It Took a War

It Took a War

From Chicken Soup for the Military Wife's Soul

It Took a War

We do not see things as they are, we see them as we are.

The Talmud

I was a helicopter pilot in the U.S. Army when I married my husband, an army armor officer. I did not want to be labeled “family dependent,” as they called us back then. I was a pilot, a strong woman, not just somebody’s dependent. For years, I refused to call myself an “army wife.”

Over the next decade, as my husband progressed through the ranks, I begrudgingly wore the required proverbial hats of “XO’s wife” and the “commander’s wife,” hating the titles for what I thought they implied: I was the subordinate sidekick to my husband’s career. I proudly maintained my identity based on my post-army career as a writer.

“Do you think you’re a good army wife?” a young wife asked me one day. I was shocked at her question. Did she think I thought I was? Did she think I wasn’t?

“Why do you ask?” I queried in reply.

“Because I think you are, and I want to be as good an army wife as you are.” I was shocked.

“I never . . . ,” I said haltingly. “I never really considered myself an army wife.”

A few years later, in 2003—now at a new duty station and yet another job position—my husband left for Kuwait and Operation Iraqi Freedom. Over the next few months, I cried, laughed, prayed, worked, played and spent hours on the phone with other “army wives” from my husband’s unit. We tied yellow ribbons, we shared information of our husbands’ whereabouts, and we consoled one another. We handled finances, crashing computers, stalling cars, worried children, midnight crying fests and overgrown lawns. We were the strongest we had ever been—we had no other choice. For the first time in my marriage, I knew what it truly meant to be an “army wife.” And I was proud to be one.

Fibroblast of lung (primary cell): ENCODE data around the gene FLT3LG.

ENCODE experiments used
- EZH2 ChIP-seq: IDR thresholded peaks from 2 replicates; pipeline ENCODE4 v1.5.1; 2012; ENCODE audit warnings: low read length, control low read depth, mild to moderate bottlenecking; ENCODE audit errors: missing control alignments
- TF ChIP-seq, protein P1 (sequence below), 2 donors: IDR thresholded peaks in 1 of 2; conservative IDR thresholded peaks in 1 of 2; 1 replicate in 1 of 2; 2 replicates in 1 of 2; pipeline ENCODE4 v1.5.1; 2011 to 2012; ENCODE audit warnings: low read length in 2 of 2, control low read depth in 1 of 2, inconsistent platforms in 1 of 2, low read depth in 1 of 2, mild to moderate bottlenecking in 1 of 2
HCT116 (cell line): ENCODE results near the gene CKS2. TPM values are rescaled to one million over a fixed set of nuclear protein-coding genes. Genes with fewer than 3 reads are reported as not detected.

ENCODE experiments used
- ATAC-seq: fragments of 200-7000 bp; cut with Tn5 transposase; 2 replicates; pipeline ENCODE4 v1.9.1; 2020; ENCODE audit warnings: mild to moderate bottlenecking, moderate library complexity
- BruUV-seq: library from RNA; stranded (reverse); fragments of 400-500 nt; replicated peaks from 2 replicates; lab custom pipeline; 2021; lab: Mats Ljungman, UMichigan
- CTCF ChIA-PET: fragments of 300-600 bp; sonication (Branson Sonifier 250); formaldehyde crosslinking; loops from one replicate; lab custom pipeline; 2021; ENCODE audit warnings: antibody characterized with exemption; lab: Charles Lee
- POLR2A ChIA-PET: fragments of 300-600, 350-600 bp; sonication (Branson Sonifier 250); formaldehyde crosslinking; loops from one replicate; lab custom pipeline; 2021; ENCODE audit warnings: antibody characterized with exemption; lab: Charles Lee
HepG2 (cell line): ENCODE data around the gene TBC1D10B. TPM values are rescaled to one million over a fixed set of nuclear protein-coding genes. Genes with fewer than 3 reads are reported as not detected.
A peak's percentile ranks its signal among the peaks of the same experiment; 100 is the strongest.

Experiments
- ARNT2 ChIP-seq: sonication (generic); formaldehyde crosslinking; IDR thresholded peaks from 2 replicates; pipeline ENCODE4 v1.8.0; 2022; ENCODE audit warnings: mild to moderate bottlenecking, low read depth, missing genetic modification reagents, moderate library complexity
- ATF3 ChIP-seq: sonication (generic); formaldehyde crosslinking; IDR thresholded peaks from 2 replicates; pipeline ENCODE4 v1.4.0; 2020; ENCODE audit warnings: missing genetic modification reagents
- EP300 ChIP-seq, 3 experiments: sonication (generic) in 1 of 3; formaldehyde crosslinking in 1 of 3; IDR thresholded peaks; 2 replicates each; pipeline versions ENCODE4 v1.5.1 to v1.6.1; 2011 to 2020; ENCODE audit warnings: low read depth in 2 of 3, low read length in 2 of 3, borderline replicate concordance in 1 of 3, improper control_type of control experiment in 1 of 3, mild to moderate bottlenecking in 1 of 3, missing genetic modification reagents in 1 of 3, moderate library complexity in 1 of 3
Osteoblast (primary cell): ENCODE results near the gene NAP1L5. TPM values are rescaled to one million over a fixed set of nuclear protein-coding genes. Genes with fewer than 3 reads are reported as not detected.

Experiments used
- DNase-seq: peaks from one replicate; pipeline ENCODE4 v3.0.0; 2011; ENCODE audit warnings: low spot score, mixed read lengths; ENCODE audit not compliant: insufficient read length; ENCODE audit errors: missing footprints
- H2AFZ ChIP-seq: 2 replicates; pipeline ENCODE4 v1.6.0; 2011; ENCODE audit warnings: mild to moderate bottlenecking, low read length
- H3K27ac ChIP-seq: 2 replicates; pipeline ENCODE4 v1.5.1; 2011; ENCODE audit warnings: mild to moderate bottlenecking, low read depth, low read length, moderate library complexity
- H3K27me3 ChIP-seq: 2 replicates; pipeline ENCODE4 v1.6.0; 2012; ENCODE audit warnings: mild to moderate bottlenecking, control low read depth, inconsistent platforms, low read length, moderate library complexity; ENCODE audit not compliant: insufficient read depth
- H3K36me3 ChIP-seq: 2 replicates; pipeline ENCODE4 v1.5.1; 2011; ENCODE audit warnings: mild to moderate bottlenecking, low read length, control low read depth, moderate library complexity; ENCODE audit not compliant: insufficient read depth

It took a war to make me realize how important the “army wife” is to the military—how important everything is that we, as military spouses, do to support our husbands, the army and our country. I saw that I could have other interests, other careers, and still be a great “army wife.” Everywhere I went, I wanted others to know my husband was off to war, fighting for our freedom as well as those of an oppressed country. Waiting to pick up friends at the airport, in line at the store, or wherever I was, civilians’ chatter always turned to the war in Iraq.

“I’m an army wife,” I’d say to them. “Let me tell you what it’s like. . . .”

Jan Hornung

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